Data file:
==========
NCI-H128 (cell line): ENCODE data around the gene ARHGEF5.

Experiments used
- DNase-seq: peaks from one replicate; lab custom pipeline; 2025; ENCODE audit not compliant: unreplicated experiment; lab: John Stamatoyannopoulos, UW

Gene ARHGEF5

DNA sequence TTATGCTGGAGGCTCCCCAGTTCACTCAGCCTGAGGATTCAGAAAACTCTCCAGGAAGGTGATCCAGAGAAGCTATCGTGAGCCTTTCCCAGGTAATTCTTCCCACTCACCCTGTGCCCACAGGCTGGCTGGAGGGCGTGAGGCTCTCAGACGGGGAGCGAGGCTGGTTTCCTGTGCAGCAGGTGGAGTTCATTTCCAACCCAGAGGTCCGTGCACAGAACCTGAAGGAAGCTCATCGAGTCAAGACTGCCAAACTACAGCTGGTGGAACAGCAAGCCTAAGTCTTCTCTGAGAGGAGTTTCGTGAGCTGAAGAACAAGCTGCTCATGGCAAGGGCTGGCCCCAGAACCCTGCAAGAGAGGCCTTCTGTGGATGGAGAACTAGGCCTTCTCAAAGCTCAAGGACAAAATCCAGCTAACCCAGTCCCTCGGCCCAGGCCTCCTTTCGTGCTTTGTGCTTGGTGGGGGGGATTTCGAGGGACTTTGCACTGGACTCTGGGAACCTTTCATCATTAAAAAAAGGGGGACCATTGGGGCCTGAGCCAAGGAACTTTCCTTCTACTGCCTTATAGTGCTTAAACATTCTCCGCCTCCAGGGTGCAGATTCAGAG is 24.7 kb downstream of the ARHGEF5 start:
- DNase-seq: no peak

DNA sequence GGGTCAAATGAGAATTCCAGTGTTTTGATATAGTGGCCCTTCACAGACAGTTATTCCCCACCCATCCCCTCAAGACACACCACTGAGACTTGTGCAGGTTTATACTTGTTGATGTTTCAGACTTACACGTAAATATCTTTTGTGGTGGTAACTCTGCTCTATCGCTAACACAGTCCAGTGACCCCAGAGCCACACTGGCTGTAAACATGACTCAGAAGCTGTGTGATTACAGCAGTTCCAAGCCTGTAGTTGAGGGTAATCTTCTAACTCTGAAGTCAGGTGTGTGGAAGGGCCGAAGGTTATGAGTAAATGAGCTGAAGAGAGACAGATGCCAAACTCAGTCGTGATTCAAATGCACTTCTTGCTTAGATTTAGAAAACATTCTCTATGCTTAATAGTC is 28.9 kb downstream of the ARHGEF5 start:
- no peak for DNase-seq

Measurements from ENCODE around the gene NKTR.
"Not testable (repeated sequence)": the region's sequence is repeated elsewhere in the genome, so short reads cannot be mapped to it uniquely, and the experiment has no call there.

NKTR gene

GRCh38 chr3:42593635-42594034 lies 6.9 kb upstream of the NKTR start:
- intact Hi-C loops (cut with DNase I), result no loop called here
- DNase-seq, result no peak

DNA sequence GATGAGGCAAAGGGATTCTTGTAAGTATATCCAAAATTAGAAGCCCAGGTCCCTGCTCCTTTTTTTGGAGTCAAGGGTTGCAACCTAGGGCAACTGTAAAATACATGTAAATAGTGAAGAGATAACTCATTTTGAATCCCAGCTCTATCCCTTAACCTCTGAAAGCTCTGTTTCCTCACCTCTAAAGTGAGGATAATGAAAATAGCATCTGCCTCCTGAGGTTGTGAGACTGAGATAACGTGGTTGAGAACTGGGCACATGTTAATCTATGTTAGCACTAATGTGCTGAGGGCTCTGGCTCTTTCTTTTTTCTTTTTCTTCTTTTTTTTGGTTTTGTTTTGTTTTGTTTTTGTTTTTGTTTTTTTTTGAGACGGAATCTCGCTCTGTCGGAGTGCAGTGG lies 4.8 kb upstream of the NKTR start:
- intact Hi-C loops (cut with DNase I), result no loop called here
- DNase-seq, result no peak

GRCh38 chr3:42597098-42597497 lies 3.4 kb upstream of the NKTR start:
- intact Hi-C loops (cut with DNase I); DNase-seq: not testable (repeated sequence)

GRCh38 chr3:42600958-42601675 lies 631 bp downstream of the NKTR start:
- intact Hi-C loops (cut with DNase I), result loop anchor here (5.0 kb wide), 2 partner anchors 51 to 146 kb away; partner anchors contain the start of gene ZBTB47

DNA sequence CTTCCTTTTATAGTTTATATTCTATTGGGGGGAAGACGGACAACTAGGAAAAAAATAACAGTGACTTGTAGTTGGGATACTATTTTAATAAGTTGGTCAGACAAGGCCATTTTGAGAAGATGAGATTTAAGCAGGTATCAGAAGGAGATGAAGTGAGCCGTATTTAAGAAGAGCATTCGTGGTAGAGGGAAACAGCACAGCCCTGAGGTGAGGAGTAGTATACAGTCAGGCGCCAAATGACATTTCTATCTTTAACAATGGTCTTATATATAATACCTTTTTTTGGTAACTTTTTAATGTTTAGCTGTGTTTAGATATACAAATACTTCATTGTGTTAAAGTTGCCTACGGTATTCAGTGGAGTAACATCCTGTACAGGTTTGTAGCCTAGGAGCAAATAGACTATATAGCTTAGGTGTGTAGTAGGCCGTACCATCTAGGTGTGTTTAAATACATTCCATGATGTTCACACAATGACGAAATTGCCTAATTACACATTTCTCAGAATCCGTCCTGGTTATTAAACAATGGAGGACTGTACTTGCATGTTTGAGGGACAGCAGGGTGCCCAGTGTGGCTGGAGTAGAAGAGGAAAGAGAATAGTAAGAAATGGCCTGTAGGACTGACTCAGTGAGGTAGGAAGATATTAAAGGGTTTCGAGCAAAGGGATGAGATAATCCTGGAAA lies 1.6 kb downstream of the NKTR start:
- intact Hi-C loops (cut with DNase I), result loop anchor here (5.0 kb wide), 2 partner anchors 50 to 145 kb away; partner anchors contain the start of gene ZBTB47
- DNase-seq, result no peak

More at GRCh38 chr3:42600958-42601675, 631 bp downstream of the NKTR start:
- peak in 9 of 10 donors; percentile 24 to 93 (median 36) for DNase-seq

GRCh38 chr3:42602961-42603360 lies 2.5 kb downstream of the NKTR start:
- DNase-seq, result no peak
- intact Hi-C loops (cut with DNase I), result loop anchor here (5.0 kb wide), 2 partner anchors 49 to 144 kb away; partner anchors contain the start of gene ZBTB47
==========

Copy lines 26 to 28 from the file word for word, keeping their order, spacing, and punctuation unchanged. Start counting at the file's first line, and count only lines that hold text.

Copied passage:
- peak in 9 of 10 donors; percentile 24 to 93 (median 36) for DNase-seq

GRCh38 chr3:42602961-42603360 lies 2.5 kb downstream of the NKTR start:
- DNase-seq, result no peak